LOS ANGELES (Reuters) – Bettie Page, one of America’s most photographed pin-up girls during the 1950s, died in Los Angeles on Thursday from pneumonia, her agent said. She was 85.
Page was a ubiquitous sight during the 1950s, propelled to stardom when she posed for Playboy as Miss January 1955. Soon her image was gracing playing cards, record albums and bedroom posters across the country.
She stopped modeling in 1957, retreated from the public spotlight and turned to religion. She enjoyed a renaissance of sorts in the 1980s, as a new generation of fans became obsessed with her legacy.
Her agent, Mark Roesler, said Page was admitted to a Los Angeles-area hospital four weeks ago. She never regained consciousness after suffering a heart attack earlier this month.
With her dark bangs, alluring blue-gray eyes and wide smile, Page cultivated an innocent girl-next-door persona. The one-time school teacher was nice, but clearly also naughty. Some of her photos featured spanking and bondage.
“Bettie Page embodied the stereotypical wholesomeness of the Fifties and the hidden sexuality straining beneath the surface,” authors Karen Essex and James L. Swanson wrote in their 1996 book “Bettie Page: The Life of a Pin-Up Legend.”
Page professed to be mystified by all the attention, saying she never felt particularly attractive and had to wear a lot of makeup to cover up her large pores. After she found God, she was initially ashamed of having posed nude.
“(B)ut now most of the money I’ve got is because I posed in the nude,” she told Playboy last year. “So I’m not ashamed of it now, but I still don’t understand it.”
Bettie Mae Page was born on April 22, 1923, in Nashville, one of six children. She and two sisters were sent to an orphanage after her father went to jail and her mother could not cope on her own. Page later described her father as “a sex fiend” who started sexually molesting her when she was 13.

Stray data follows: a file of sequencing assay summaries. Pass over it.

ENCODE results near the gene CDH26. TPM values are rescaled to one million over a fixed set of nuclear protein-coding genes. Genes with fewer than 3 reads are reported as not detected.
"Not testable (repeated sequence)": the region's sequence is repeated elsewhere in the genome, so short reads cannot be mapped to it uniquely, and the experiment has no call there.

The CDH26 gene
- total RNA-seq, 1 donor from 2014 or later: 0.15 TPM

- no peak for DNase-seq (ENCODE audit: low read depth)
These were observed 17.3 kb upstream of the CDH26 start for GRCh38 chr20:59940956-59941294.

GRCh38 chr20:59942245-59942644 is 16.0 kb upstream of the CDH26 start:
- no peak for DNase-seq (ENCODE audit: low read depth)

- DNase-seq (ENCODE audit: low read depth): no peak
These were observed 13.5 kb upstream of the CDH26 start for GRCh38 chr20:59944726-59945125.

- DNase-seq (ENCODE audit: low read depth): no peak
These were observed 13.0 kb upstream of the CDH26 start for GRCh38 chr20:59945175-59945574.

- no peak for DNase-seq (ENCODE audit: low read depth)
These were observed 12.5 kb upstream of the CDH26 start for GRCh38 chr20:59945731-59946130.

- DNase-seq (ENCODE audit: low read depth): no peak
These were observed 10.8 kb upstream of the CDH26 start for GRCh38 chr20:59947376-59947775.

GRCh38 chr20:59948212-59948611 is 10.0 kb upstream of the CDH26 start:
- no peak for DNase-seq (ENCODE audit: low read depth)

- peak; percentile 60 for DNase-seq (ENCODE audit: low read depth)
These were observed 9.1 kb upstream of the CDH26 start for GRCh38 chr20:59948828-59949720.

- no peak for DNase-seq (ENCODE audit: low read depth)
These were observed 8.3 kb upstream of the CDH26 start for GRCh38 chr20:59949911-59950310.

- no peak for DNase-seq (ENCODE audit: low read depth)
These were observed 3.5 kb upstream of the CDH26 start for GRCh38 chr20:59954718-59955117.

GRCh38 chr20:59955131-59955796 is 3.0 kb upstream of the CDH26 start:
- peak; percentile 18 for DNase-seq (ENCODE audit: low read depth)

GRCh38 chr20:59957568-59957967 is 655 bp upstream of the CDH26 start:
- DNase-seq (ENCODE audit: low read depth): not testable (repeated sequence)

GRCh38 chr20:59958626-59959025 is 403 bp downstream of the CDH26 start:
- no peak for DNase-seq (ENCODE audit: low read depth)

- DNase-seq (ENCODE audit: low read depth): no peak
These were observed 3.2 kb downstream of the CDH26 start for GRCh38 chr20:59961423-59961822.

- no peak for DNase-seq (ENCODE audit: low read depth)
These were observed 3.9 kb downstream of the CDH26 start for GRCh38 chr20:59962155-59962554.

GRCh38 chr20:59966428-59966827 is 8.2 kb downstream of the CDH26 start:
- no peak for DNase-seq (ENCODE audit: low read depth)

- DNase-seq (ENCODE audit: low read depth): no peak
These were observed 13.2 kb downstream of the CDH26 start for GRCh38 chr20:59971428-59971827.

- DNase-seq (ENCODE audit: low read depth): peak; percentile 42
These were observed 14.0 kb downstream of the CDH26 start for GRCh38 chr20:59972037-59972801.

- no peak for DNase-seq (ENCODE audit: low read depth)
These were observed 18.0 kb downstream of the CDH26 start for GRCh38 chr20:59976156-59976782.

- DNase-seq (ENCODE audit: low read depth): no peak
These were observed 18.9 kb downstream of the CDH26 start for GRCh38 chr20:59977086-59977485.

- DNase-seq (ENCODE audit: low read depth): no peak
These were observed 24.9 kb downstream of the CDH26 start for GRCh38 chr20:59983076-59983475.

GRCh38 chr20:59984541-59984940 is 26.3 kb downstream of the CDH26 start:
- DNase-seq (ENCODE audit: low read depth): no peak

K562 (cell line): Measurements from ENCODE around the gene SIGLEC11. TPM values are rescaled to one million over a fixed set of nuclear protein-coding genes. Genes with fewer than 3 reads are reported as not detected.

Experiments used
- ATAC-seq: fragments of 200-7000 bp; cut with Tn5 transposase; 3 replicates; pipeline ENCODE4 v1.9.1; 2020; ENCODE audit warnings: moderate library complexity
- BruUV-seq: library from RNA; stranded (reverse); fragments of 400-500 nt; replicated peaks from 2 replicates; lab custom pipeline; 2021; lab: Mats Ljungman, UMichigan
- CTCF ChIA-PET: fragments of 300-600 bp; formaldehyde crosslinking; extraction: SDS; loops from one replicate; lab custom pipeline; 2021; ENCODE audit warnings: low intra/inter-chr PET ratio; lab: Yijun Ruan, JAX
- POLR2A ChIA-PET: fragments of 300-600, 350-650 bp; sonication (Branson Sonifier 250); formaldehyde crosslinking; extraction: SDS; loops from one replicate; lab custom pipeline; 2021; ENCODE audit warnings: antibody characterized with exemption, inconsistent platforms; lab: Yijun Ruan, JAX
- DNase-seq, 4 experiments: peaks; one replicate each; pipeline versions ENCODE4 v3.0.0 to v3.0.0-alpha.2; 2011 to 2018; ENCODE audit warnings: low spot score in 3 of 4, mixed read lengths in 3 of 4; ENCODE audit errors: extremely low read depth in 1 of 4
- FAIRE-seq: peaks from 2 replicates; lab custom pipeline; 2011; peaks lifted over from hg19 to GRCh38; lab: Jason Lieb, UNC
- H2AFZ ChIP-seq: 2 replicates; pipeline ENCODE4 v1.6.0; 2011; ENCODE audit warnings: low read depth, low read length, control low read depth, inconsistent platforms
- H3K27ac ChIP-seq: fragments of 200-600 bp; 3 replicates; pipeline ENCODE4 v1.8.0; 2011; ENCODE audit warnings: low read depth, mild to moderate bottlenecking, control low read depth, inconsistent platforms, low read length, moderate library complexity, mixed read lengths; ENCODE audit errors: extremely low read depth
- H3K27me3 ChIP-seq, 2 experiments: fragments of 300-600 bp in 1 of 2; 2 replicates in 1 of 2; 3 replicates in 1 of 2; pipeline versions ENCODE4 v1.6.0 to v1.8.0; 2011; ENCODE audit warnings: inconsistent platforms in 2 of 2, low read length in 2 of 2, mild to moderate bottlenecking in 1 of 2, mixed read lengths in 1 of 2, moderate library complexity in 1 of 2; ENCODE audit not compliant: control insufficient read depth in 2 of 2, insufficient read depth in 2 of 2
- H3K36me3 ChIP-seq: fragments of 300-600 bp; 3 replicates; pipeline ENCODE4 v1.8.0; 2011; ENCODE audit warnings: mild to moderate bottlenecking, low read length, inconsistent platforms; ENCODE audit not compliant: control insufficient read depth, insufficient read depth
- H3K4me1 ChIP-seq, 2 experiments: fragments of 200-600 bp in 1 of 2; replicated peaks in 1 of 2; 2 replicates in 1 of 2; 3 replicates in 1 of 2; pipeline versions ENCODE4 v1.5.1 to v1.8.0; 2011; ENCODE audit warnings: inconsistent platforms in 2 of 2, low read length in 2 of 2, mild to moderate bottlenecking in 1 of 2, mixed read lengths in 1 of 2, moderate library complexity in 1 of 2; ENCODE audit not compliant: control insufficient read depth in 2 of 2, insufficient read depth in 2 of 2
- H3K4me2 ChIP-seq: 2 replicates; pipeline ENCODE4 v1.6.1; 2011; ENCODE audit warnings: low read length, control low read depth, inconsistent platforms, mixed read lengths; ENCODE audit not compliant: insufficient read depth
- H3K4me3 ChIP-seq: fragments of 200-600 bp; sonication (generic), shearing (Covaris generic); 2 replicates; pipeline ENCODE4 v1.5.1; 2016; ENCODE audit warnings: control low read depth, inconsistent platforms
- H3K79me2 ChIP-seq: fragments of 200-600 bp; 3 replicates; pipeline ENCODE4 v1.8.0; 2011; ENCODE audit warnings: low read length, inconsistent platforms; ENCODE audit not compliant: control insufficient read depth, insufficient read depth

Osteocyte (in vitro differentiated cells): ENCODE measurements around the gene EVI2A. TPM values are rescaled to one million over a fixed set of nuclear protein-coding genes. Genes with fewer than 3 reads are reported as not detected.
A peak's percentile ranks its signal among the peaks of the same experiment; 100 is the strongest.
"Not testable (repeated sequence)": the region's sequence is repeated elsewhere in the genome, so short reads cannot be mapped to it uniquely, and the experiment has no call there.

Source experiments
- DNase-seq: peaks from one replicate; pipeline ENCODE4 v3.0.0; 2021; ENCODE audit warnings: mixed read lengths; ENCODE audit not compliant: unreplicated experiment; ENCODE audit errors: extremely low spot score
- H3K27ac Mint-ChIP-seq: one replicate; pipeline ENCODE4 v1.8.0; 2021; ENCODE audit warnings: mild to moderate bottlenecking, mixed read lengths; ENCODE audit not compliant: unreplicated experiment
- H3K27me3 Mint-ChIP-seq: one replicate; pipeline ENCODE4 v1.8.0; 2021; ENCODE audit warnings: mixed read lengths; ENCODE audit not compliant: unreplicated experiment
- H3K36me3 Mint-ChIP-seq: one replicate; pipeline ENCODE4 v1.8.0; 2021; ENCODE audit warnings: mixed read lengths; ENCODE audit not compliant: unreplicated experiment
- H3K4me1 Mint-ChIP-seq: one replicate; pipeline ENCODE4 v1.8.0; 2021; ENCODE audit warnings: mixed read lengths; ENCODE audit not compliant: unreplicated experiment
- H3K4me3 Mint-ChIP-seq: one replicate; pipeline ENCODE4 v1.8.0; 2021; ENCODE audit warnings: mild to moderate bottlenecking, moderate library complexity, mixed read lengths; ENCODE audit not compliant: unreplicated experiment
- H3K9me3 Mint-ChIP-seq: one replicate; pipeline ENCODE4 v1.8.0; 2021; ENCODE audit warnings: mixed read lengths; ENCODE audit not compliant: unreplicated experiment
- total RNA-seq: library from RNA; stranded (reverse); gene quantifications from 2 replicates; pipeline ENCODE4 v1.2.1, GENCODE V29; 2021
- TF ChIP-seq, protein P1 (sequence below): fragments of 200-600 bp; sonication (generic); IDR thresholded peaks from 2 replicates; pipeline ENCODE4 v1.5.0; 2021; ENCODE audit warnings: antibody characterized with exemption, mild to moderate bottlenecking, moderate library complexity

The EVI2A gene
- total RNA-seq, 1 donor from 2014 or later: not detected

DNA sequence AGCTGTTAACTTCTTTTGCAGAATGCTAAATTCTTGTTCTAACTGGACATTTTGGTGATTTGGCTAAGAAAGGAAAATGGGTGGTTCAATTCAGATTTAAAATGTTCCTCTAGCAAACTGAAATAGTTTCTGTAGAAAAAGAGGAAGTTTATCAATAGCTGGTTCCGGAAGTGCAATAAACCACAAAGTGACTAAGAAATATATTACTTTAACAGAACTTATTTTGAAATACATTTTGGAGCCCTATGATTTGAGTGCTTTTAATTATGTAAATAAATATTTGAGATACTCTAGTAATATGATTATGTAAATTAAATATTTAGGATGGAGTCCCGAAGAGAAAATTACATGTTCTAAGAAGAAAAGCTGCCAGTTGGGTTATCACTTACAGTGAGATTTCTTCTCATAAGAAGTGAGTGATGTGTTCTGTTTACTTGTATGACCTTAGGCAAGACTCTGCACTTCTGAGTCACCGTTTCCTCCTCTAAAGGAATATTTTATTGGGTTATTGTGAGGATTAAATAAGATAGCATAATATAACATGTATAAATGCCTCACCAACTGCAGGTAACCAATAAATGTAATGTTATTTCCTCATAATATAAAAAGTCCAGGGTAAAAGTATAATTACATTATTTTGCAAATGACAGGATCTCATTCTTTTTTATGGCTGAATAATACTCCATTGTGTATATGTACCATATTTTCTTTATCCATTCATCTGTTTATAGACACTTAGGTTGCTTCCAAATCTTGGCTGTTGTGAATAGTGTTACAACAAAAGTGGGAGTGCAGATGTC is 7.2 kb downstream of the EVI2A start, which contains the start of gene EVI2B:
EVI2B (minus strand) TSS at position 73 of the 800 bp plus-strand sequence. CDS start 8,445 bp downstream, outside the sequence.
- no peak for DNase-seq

Page, armed with an arts degree with Peabody College in Nashville, did her first modeling work in the 1940s after moving to San Francisco with the first of her three husbands. After they divorced in 1947, she pursued modeling in New York. Photos from a shoot with Miami photographer Bunny Yeager ended up in the pages of Playboy.
The layout featured Page winking at the camera wearing only a Santa hat as she decorated a Christmas tree. Playboy founder Hugh Hefner described it as “a milestone in the history of the magazine,” which he had founded less than two years earlier.
Later in life, Page was furious that Yeager made a fortune from the photos and never compensated her.
Some American lawmakers were not as impressed with her modeling abilities. Page was served with a subpoena to appear before U.S. Senate investigators trying to discover a link between juvenile delinquency and pornography. Page never appeared. Soon after, she completely disappeared from the scene.
After two other brief marriages failed, Page battled acute schizophrenia beginning in the early 1970s. Her comeback gathered momentum with the 1991 movie “The Rocketeer,” based on a comic book where the hero’s girlfriend was Page. Fan clubs and websites proliferated, and Page made a good living signing memorabilia at conventions. On the rare occasions that she gave interviews, she insisted that she not be photographed.